When Percival Lowell decided to build his observatory in Flagstaff, he needed one important thing: a telescope! Roughly two years before the arrival of the 24-inch Clark refractor, Lowell borrowed a 12-inch refractor from Harvard College Observatory and an 18-inch refractor from lensmaker John Brashear of Pittsburgh. Alvan Clark designed an attachment that allowed the two telescopes to be mounted together.

Unfortunately, poor observing conditions led Lowell to temporarily shut down the Flagstaff operation in the spring of 1895, and Lowell’s assistant Andrew Douglass returned the telescopes to their owners.

Here’s the 1894 loan agreement between Lowell and Brashear for the 18-inch object glass, as well as a photo of the 12-inch and 18-inch telescopes on their specially designed mount.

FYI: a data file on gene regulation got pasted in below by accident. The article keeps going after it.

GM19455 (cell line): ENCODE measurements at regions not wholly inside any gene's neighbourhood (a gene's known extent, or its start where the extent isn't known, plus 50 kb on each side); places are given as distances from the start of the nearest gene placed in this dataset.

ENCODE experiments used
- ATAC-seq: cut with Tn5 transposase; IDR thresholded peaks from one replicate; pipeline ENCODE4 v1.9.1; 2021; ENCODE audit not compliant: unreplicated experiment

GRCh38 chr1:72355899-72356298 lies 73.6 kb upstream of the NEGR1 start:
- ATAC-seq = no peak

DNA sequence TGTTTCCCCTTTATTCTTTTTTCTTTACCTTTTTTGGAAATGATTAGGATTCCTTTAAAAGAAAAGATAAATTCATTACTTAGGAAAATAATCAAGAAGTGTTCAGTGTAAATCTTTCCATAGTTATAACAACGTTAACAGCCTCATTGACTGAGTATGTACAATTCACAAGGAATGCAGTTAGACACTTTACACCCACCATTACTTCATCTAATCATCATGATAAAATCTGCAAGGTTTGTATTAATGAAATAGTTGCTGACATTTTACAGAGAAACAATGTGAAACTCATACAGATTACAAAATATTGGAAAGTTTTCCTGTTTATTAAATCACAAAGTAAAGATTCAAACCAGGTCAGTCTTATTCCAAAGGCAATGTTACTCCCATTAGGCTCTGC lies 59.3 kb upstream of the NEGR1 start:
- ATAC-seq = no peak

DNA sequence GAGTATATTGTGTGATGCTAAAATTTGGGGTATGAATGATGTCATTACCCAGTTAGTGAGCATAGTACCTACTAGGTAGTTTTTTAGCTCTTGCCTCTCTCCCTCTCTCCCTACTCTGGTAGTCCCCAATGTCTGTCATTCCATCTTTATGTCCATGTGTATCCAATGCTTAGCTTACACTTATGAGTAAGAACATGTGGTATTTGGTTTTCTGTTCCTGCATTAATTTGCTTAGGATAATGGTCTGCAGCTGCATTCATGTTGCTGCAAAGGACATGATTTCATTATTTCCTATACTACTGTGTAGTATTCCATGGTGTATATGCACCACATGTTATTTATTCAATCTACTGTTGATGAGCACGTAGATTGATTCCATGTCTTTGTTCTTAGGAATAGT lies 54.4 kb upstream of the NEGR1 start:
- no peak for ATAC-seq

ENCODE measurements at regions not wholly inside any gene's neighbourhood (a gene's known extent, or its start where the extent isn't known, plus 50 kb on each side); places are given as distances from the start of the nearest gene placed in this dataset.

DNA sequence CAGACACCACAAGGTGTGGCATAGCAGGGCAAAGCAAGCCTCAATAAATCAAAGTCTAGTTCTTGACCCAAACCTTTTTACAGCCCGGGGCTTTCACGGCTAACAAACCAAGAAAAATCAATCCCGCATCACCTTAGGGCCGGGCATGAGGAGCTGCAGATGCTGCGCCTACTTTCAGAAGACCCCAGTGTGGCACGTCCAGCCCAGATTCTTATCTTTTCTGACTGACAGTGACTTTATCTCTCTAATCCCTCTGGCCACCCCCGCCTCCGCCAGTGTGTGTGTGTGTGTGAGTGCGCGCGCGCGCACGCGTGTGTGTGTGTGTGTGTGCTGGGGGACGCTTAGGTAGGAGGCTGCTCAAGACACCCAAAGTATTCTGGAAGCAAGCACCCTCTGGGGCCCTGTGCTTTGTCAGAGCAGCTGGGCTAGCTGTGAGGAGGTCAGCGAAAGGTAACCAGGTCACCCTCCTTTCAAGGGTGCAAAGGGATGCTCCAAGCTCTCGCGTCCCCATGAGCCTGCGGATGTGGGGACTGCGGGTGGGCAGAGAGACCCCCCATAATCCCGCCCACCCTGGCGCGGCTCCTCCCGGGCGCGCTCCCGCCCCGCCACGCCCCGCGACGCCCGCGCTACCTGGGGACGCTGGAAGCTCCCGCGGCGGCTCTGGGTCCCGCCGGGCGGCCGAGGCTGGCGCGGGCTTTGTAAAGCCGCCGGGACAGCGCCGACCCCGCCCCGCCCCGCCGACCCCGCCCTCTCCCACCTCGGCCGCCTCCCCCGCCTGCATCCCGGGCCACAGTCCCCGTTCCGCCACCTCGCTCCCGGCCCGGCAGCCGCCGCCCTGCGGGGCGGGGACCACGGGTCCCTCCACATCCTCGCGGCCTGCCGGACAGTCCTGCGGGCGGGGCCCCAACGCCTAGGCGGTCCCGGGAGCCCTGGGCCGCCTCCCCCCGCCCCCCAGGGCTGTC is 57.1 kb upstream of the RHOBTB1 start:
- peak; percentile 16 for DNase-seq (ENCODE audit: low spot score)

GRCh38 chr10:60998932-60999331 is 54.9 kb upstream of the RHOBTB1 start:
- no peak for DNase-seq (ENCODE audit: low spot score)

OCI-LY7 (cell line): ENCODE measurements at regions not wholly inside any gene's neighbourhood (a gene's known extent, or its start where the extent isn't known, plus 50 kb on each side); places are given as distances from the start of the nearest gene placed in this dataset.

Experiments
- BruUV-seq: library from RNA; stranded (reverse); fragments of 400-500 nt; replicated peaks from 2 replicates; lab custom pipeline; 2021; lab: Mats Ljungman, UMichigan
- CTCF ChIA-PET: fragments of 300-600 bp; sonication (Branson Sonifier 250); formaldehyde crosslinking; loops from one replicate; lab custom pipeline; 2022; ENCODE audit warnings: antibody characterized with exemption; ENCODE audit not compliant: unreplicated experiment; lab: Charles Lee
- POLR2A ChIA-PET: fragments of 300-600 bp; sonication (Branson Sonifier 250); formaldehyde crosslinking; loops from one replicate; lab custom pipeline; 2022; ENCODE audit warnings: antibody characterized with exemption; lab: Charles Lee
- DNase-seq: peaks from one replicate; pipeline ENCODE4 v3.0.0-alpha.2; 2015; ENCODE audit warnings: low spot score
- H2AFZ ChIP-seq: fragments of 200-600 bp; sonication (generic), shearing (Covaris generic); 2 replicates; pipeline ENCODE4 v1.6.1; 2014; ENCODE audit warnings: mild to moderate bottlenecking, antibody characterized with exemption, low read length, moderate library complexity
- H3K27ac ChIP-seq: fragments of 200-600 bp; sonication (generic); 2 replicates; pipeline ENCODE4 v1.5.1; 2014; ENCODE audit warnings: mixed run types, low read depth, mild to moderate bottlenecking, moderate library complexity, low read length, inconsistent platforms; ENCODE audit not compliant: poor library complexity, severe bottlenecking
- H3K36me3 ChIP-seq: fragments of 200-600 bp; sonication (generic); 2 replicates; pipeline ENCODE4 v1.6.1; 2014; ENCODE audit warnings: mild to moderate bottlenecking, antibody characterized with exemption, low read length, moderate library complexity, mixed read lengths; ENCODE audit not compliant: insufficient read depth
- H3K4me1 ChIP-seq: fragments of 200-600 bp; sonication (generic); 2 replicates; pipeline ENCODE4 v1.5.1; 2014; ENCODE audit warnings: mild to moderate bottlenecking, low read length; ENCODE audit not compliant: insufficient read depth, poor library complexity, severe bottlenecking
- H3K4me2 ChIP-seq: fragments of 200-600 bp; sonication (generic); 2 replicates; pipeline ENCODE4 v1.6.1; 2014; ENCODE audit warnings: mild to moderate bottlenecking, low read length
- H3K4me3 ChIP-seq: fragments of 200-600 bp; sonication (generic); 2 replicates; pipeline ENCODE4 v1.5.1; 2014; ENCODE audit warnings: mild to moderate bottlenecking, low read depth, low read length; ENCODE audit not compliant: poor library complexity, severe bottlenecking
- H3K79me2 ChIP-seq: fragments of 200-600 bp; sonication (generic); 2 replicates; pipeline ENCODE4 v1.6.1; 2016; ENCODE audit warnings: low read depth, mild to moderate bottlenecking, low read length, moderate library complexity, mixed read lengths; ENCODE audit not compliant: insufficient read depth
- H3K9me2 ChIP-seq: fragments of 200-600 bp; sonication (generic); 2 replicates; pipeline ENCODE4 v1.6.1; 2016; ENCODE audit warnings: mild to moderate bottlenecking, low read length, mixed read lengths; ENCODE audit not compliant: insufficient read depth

With a Little Help from My Friends


By Stacey Christen

data sheet

One of the challenges faced by archivists is coming across documents for which we do not have an adequate frame of reference. In the course of processing Dr. Elizabeth Roemer’s papers, I have found several boxes full of astronomical data. I recognize that I am viewing astronomical readings, but I’m not sure of exactly what and if they are important. Luckily, there is no shortage of astronomers at Lowell Observatory. There is always someone around who has a deeper understanding of astronomy than I do. Experts are often consulted when dealing with unusual records. As archivists we want to make sure we have what is needed for the researchers who come to us for assistance.

American Archives Month

By Stacey Christen